Georgie Wynne, Program Director at Fogarty EDvance reiterated the importance of innovative professional learning for educators and schools. 

“It is vital for teachers to be knowledgeable about evidence-based pedagogical research so they can develop an innovative ‘toolkit’ for successful and impactful teaching,” Ms Wynne explained. 

“Fogarty EDvance aims to inspire excellence and high-quality instruction in schools by investing in teachers, school leaders and school principals to ensure that all students receive a high-quality education, regardless of their background.” 

School visits are an important feature of the EDvance School Improvement Program, providing school leaders with the opportunity to attend current and alumni EDvance schools. During school visits, leaders see and discuss high impact instruction practices recently explored during their school improvement workshops.  

School visits allow the EDvance program to draw from and maintain connections with high performing EDvance schools as they become part of the Alumni Network.

Thank you to the following schools for recently hosting our Cohort 8 school leaders.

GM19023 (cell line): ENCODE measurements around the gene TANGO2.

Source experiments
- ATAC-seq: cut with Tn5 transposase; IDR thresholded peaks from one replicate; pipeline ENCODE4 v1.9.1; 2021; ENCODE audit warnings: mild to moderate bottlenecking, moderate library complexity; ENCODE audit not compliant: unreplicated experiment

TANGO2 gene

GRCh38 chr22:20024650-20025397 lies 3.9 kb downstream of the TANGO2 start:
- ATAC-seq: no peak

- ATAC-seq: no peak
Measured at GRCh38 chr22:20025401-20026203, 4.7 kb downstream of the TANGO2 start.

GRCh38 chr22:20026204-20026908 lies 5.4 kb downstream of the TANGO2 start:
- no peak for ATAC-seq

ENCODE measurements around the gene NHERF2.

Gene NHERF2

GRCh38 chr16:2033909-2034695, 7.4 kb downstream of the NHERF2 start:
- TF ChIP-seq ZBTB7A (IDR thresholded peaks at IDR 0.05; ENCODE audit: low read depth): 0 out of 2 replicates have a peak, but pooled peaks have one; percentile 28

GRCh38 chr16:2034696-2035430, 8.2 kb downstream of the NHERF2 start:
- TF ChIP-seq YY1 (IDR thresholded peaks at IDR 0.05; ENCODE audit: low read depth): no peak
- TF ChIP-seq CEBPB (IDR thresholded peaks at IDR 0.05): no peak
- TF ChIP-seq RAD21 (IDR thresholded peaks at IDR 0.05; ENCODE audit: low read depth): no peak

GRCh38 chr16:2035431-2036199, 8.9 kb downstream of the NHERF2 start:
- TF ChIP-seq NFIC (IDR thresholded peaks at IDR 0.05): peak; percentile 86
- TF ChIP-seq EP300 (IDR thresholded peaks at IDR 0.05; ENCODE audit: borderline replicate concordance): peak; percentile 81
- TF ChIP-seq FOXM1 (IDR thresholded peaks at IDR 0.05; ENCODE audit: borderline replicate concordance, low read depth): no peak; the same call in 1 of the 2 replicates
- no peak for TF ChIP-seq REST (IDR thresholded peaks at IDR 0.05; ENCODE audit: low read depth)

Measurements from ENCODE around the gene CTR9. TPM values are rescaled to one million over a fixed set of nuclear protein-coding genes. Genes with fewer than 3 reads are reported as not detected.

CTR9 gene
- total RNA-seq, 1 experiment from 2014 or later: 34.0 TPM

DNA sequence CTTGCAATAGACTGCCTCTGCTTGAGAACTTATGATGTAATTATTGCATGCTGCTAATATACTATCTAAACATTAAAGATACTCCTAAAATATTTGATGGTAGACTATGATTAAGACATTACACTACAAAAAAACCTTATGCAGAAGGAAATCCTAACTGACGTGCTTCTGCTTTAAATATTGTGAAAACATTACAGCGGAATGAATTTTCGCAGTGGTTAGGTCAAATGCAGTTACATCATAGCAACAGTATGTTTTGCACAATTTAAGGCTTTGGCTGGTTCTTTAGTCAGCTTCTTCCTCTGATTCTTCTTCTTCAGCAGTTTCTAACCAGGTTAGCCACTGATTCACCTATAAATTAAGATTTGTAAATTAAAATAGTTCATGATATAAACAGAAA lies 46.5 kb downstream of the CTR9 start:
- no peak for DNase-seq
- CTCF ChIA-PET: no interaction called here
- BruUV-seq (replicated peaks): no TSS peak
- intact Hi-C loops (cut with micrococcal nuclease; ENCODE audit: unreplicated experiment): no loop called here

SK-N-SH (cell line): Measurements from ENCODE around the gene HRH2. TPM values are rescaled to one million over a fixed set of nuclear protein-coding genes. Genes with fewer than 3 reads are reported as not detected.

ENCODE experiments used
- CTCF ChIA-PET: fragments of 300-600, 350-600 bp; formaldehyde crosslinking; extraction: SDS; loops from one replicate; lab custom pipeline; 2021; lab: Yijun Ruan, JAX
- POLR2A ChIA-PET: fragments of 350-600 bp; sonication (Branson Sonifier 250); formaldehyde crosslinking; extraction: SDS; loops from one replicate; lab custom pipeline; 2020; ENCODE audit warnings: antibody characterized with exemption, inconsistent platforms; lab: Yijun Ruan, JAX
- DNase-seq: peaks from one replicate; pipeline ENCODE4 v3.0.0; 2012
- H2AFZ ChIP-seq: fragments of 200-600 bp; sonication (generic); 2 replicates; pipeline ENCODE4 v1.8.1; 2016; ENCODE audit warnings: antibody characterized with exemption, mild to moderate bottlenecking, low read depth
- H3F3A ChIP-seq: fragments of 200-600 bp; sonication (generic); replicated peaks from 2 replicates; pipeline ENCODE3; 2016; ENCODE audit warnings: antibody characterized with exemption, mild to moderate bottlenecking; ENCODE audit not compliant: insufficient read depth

Feedback from the school visits was exceptionally positive, with school leaders commenting that it was extremely valuable learning about a school’s improvement journey, seeing high impact instruction practices in action and having the opportunity to ask questions in real time. 

“I really appreciated watching the lessons and being able to ‘take away’ some thoughts to start putting into practice with my curriculum instructional pilot group.”

“Very engaging visit, teachers were able to show their personalities as well as their high impact strategies.”

“What a wonderful school. Your vibrant staff exceeded expectation. Thank you for being so willing to share. The positive culture of the school was very evident.”

“Fantastic to see the low variance across classrooms and the engaged students. So appreciative of how willing you are to share resources with us.”

In November, a third cohort of schools completed the Secondary Teacher Leaders (STL) Program, a 9-month professional development program for Heads of Learning Areas (HOLAs) and Level 3 teachers from EDvance secondary schools. 

Over 45 HOLA’s and Level 3 Leaders from ten EDvance schools came together for 5 workshops in 2021.

Key objectives for participants of the STL Program include:

Fogarty EDvance understands the complex role undertaken by secondary HOLAs and Level 3 leaders in school improvement and designed a program to support secondary teacher leaders in whole school improvement. 

Feedback from program participants was very positive:

100% felt they were a more effective leader because of the program.
97% felt their learning area was having more professional discussions about learning practices.